Latins knock at nuclear door

The specter of nuclear war in South America may be remote, but the spread of nuclear technology throughout the hemisphere is anything but distant. Brazil and Argentina have already entered the nuclear era as construction of a series of sophisticated nuclear power reactors in both countries nears completion.

Other Latin nations could follow. Mexico, for example, is constructing a modest nuclear facility outside Mexico City. Chile, Colombia, Peru, and Venezuela are also making preliminary studies for nuclear power plants.

Hemisphere commentators and Carter administration officials worry that it will only be a matter of time before one of these nations joins the once-exclusive "nuclear club" of nations with atomic weapons. Although it has toned down its opposition to Brazil's proposals, the Carter administration says it is "still actively opposed."

For the moment, only Argentina and Brazil are close to national competence in building a nuclear weapon. It is most unlikely that such weapons have already been constructed by either country, but the rapidly expanding number of nuclear reactors in each nation could well supply the fuel needed for nuclear weapons.

Both countries say, however, that their atomic energy efforts are "entirely peaceful," as Brazil's Foreign Ministry said last year.

Moreover, although Brazil and Argentina have long competed for hemisphere hegemony, they have patched up their differences with a series of agreements to cooperate on everything from hydroelectric power to nuclear facilities, and from education to defense. And there have been two meetings this year between the presidents of both countries -- Argentina's Gen. Jorge Rafael Videla and Brazil's Joao Baptista de Oliveira Figueiredo.

It is far from clear whether these efforts at defusing the potentially explosive rivalry between the two biggest South American countries downgrades the threat of a nuclear clash. But Argentina and Brazil can be expected to continue developing nuclear power.

Here is a rundown on where each country stands:

Brazil's nuclear program is a major one. Latin America's largest nation signed a $10 billion nuclear sales agreement with West Germany in June 1975. The arrangement immediately stirred controversy. Under its terms, the Kraftwerke Union (KWU), a subsidiary of the Siemens industrial complex, is supplying Brazil with up to eight water-cooled reactors.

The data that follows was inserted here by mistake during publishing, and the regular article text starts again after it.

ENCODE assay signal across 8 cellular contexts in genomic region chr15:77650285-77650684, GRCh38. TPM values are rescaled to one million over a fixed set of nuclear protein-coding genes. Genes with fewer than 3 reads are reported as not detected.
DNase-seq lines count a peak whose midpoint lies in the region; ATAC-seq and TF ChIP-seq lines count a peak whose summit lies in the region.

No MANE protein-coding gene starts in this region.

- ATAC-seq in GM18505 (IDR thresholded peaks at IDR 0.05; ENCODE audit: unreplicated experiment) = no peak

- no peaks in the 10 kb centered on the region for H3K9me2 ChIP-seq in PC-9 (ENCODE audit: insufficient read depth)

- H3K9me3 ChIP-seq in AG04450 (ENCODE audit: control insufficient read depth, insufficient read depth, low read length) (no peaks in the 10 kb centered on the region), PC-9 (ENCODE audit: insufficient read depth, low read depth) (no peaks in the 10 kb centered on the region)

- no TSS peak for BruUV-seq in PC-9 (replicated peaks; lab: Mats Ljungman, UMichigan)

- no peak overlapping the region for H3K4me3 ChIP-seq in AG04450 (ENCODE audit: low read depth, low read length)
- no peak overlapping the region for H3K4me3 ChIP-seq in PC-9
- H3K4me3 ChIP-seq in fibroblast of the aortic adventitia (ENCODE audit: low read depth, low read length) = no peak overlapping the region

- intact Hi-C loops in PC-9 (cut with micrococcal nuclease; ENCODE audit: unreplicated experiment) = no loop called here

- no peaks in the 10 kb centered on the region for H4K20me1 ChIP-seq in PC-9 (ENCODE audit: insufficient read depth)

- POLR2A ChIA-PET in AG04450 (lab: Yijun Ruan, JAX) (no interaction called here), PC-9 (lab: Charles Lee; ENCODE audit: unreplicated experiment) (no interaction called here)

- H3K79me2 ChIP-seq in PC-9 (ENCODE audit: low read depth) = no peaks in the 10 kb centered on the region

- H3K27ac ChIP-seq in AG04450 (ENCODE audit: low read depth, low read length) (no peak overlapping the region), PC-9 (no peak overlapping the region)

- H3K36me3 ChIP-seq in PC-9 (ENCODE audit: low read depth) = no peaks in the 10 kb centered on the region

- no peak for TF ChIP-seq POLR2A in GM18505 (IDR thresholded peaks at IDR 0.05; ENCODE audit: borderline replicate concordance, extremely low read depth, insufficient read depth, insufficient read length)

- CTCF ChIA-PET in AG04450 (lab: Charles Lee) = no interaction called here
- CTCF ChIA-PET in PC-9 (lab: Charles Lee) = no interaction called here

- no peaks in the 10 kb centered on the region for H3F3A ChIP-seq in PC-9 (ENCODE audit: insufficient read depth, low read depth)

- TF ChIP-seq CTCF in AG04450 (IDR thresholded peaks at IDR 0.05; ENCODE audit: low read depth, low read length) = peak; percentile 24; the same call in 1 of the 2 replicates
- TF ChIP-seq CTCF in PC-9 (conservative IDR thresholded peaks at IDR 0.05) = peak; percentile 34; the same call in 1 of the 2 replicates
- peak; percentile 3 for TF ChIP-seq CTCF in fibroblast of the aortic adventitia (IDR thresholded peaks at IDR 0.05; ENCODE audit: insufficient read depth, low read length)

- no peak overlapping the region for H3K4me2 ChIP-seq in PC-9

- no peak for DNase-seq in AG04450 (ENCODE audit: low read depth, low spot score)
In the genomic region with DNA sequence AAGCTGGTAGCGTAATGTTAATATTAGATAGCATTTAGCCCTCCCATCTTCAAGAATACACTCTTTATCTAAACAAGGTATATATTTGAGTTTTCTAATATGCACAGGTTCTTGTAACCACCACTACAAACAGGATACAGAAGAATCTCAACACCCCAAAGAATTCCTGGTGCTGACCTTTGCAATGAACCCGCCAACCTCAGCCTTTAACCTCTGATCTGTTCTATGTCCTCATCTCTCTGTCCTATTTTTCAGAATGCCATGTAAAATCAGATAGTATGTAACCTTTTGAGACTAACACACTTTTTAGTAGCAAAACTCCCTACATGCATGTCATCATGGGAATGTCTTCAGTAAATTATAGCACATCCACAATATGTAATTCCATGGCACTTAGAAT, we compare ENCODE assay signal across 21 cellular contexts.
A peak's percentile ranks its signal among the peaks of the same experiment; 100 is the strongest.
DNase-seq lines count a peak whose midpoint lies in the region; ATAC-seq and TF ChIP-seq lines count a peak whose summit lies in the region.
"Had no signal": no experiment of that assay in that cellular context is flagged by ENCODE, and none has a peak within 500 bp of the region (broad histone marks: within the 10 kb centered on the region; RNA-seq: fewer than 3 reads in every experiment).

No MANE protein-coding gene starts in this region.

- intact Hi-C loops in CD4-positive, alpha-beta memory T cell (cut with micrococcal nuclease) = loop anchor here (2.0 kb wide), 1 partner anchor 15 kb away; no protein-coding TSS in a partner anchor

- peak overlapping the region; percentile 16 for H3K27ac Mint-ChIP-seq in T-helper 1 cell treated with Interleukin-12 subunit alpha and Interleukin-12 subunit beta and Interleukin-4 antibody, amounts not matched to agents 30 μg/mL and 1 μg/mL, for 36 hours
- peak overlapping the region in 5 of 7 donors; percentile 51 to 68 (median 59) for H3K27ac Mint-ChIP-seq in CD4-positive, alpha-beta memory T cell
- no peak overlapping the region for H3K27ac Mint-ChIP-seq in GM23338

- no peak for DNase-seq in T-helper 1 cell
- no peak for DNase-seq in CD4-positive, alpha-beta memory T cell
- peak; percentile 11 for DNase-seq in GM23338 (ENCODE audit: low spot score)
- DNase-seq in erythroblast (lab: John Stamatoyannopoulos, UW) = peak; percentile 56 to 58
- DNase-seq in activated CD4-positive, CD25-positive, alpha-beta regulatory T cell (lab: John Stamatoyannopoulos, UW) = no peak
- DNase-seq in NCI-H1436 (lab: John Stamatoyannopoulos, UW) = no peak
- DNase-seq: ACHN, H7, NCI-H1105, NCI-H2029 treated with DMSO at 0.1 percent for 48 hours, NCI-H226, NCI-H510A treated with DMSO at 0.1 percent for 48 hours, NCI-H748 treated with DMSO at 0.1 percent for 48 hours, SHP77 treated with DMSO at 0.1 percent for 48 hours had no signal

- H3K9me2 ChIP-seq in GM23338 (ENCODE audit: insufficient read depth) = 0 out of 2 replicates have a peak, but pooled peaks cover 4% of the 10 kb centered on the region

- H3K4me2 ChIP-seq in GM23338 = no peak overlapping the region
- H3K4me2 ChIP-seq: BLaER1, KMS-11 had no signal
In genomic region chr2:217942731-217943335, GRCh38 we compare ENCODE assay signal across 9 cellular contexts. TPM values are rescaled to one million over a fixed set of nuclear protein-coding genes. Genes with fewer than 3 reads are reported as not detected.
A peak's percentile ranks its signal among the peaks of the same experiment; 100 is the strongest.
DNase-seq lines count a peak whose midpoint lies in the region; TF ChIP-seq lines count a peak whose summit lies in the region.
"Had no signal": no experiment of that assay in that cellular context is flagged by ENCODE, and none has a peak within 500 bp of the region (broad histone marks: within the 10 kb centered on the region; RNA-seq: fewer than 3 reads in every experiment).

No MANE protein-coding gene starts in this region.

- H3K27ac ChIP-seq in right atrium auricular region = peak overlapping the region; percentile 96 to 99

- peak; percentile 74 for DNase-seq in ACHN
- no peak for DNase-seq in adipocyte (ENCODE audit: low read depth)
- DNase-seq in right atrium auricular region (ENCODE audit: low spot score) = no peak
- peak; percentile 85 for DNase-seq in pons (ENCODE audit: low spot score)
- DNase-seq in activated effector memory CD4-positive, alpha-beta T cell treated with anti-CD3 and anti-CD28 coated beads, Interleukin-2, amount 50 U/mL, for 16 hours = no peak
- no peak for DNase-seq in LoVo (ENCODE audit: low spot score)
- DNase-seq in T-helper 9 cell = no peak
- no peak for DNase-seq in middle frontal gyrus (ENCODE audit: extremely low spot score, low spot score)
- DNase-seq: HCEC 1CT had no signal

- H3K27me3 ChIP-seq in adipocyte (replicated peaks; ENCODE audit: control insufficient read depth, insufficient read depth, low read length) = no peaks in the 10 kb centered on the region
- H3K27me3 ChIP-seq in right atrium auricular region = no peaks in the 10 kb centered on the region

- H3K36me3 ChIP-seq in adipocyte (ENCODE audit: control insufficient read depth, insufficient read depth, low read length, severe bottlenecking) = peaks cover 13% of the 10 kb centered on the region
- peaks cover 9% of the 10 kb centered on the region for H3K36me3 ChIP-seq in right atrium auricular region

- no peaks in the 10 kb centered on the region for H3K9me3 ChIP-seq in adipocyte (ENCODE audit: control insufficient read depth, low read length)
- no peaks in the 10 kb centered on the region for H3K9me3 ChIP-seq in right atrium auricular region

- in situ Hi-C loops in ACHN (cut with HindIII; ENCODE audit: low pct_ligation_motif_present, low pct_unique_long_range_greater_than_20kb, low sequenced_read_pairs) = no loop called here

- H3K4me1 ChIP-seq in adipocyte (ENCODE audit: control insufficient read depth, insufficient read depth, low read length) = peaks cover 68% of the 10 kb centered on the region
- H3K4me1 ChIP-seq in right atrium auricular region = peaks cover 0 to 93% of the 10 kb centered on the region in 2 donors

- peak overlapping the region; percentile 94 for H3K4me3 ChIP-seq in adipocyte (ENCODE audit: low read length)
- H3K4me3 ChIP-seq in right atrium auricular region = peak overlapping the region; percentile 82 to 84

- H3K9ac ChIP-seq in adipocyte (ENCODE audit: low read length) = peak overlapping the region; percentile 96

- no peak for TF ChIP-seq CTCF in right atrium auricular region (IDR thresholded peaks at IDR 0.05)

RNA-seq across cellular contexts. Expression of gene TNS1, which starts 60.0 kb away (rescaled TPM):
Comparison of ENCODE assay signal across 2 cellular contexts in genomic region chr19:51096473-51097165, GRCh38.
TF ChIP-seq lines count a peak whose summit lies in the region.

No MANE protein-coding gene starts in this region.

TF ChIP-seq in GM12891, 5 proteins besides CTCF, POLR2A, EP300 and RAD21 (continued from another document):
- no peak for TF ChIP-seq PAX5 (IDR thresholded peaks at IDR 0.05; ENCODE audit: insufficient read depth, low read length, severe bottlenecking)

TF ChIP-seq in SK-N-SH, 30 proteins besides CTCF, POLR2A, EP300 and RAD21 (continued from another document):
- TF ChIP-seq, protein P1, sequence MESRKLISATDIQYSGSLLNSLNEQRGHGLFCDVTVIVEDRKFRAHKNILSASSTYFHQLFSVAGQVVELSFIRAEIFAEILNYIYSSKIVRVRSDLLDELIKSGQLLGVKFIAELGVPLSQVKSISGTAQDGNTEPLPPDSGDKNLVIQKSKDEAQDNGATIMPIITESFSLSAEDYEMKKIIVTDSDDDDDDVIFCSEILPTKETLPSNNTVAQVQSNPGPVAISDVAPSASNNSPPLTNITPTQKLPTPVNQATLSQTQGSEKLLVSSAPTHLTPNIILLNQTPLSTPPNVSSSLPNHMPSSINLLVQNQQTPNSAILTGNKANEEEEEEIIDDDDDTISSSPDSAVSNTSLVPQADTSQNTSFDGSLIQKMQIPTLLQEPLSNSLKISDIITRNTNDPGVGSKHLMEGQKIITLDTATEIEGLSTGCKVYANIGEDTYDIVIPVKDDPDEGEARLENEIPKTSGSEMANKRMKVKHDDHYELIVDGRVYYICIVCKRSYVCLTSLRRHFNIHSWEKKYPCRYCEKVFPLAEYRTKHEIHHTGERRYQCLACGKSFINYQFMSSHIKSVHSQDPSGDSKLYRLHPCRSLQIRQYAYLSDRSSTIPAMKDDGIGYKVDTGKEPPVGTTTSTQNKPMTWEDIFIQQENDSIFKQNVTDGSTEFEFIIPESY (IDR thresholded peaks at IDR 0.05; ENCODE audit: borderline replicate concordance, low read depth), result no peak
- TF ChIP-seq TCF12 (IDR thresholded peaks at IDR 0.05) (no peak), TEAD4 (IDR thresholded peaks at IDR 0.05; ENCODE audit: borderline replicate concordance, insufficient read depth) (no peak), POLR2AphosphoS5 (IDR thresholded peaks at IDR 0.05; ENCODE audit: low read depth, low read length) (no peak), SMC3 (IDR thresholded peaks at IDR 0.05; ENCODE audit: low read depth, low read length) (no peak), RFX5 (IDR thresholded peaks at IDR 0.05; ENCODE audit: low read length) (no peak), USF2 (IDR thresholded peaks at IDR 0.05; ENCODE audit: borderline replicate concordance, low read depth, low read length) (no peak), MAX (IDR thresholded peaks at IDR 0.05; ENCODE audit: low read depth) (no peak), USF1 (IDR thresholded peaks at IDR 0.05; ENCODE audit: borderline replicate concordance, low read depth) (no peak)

In addition, the West Germans will build a uranium enrichment plant to convert natural uranium into commercial-grade uranium for use in generators. Finally, KWU is supplying a plant to recycle spent uranium fuel. A by- product of such processing is plutonium 239, a vital element in nuclear bombs.

The whole program arouses concern and controversy. But numerous construction postponements, some perhaps caused by opponents of nuclear power in Brazil, have made the issue slightly less pressing.

The West German deal was not the first Brazilian venture into nuclear power. Angra I, a 626-megawatt nuclear reactor, is being built by Westinghouse, a United States firm. It is not scheduled to be operational before mid-1981. Angra II, the first of the West German reactors, will not be ready until 1987.

The two are located at Itaorna beach in Angra dos Reis, 100 miles south of Rio de Janeiro.

Argentina is also moving forward with its own program and is in some ways ahead of Brazil. Some Argentine nuclear officials see their country as the leader in the area's nuclear power industry.

Argentina has Latin America's only operational nuclear plant -- the small 374 megawatt Atucha I outside Buenos Aires, in service since 1974.

A second plant, being constructed by a Canadian firm, is expected to come on line by 1982. Located at Embalse Rio Tercero in Cordoba Province, it is a 636 -megawatt facility. The country also has a $10 billion 20-year nuclear power program that calls for constructing six nuclear power plants by the year 2000.

Mexico's more modest program centers on the Laguna Verde plant that General Electric's Mexico subsidiary Ebasco is constructing outside Mexico City. This facility is not due to be on stream until 1984.

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